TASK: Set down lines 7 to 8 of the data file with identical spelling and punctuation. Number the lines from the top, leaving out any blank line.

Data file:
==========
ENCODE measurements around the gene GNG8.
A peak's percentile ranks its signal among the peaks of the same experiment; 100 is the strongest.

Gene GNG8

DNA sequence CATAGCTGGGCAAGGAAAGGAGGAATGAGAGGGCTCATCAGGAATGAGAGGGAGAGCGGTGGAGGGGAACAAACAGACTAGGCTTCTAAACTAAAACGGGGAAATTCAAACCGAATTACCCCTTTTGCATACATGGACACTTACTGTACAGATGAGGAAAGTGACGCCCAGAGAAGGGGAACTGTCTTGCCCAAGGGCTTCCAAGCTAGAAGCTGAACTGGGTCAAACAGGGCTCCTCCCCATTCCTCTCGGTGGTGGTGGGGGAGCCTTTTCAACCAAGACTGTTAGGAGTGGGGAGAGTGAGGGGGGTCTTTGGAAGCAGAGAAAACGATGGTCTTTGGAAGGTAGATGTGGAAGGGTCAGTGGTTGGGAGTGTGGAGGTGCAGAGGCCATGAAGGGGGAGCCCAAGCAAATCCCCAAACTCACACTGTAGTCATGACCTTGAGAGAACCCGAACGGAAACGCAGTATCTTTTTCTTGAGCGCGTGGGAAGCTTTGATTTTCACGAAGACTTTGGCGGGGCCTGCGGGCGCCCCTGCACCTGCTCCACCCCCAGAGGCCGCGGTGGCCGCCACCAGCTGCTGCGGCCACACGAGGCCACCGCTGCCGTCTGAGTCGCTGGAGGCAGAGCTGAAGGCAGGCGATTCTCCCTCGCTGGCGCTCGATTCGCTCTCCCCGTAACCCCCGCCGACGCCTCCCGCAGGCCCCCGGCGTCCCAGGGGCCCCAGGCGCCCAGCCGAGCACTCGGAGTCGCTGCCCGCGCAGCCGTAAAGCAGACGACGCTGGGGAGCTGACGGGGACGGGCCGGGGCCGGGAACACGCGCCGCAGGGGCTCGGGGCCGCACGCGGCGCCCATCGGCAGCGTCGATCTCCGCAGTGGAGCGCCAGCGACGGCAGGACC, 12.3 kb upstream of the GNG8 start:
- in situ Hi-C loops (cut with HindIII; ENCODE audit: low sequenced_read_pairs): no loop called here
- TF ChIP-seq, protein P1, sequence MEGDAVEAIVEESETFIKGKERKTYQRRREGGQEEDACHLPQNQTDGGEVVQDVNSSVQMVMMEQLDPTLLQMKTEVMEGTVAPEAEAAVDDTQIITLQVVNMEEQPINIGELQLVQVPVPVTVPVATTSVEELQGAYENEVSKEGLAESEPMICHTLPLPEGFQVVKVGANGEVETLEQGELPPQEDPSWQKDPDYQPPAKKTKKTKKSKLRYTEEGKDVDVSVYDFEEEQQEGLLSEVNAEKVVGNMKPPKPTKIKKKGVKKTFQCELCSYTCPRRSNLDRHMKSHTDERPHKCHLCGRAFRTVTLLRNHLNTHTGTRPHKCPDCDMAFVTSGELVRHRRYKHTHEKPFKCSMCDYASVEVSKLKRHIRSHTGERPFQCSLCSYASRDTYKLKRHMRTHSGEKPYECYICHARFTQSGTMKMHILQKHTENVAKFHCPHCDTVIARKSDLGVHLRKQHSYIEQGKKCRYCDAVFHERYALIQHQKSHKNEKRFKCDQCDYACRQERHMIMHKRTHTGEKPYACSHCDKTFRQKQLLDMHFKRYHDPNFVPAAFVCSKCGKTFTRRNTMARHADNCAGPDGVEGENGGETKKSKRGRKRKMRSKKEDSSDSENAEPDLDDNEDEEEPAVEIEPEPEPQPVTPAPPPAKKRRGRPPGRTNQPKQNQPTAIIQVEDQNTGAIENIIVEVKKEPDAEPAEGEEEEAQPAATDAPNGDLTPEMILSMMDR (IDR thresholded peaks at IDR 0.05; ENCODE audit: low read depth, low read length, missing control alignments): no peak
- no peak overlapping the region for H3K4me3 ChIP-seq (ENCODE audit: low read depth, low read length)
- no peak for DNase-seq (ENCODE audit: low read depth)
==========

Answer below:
- no peak overlapping the region for H3K4me3 ChIP-seq (ENCODE audit: low read depth, low read length)
- no peak for DNase-seq (ENCODE audit: low read depth)